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Exploring Changes in High School Rules and Student Disciplinary System from a Historical Institutionalism Perspective
student disciplinary system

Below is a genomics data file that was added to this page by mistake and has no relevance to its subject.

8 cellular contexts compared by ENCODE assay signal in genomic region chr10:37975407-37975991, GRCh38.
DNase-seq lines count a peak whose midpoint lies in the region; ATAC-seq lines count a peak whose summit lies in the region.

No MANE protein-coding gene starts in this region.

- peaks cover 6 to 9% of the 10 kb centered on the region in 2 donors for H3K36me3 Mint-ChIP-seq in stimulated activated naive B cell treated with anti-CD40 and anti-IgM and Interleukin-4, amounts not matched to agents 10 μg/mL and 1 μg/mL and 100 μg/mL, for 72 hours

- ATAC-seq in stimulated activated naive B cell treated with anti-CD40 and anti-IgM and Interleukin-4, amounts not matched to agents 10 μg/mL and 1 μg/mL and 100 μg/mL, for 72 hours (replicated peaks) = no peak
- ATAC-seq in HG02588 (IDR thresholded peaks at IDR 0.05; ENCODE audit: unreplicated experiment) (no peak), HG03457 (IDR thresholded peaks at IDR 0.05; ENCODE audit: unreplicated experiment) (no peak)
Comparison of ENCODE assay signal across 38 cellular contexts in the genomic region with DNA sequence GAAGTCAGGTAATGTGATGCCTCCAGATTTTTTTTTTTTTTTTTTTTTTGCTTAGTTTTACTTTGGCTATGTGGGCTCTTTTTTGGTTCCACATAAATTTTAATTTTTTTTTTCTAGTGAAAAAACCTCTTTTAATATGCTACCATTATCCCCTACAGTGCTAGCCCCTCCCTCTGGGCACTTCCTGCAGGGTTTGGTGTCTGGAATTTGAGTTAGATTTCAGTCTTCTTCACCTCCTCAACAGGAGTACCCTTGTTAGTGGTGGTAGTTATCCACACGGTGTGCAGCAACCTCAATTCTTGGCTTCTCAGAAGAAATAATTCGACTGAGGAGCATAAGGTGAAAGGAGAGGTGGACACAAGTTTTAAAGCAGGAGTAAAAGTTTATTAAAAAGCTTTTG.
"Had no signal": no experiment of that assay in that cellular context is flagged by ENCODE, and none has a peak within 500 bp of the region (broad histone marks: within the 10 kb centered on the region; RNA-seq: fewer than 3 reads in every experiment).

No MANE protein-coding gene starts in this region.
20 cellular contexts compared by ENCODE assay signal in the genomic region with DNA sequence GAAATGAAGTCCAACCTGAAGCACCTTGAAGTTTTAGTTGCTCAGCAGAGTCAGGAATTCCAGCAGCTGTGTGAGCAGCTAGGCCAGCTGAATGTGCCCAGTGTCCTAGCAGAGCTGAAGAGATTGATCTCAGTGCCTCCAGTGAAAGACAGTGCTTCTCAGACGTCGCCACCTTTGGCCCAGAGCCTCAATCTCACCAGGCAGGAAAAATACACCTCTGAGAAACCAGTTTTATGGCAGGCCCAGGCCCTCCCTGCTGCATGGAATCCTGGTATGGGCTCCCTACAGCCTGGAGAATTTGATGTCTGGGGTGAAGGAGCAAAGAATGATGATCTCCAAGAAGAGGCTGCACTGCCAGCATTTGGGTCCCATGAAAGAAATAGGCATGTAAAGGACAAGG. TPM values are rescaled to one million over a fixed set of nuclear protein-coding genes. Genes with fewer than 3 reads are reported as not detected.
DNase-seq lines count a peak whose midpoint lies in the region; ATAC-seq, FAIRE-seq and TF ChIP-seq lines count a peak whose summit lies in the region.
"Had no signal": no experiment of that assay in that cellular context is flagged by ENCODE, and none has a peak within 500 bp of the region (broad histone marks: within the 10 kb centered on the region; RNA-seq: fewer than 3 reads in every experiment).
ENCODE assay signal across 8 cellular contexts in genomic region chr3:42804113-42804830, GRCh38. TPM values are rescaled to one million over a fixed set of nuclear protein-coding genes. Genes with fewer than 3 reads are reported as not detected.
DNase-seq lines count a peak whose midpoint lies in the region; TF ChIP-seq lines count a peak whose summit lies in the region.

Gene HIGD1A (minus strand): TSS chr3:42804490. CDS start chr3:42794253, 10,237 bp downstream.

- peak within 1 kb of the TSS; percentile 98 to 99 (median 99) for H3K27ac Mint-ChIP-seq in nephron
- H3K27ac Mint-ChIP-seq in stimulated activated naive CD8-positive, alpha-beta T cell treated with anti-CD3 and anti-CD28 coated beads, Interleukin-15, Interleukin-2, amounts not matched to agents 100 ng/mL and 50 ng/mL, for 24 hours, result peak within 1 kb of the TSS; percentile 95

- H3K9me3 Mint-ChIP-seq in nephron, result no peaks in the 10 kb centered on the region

Political transition in Taiwan has brought opportunities for democratization in education; however, problems that have been long-suppressed in schools and newly created problems have also emerged. Today, the power of “authoritarian education” has not disappeared in Taiwan’s school education system because of democratization. But as education laws changed and policies are revised and reformed, students have received basic education rights, and the power structure between students and teachers have changed. The setting and implementation of school rules has also been affected, which consequently affects the disciplinary strategy taken by education personnel. Endless controversies have revolved around student discipline in Taiwan schools, and related studies generally focus on one single policy or case. Thus, these studies cannot interpret the formation and change of the disciplinary system when the education structure change, especially regarding the banning of corporal punishment and determining whether disciplinary method is democratic or conforms to the spirit of modern democratic education. In this study, we used historical institutionalism as the analytical path and historical research method to explore high school rules and the student discipline system, their development process, and the guiding principle behind these developments. In addition, we used semi-structured interview method to interview high school teachers in Taiwan, as well as analyzed the teachers’ cognitive templates. This paper also clarified the interaction between system, structure and actors to seek opportunities for schools to achieve real democracy. The results of this study show the following: 1. Taiwan’s historical context has a great impact on authoritarian school rules and the development of control and discipline system. 2. The inertia of the old discipline system offsets the changes in actors through positive reinforcement. 3. The 1994 education reform, introduction of zero corporal punishment into the Educational Fundamental Act in 2006, and newly added student rights and obligations section in the Senior High School Education Act in 2013 all reshaped the original system path and can be viewed as critical junctures. 4. Teachers as actors are affected by the system and culture. However, they also have autonomy in choosing strategy. 5. The time point for changes in school rules, the source of drive for the changes, and the philosophy of the teachers can affect the result of the reform. Based on research findings, some recommendations have been proposed at the end of this paper.
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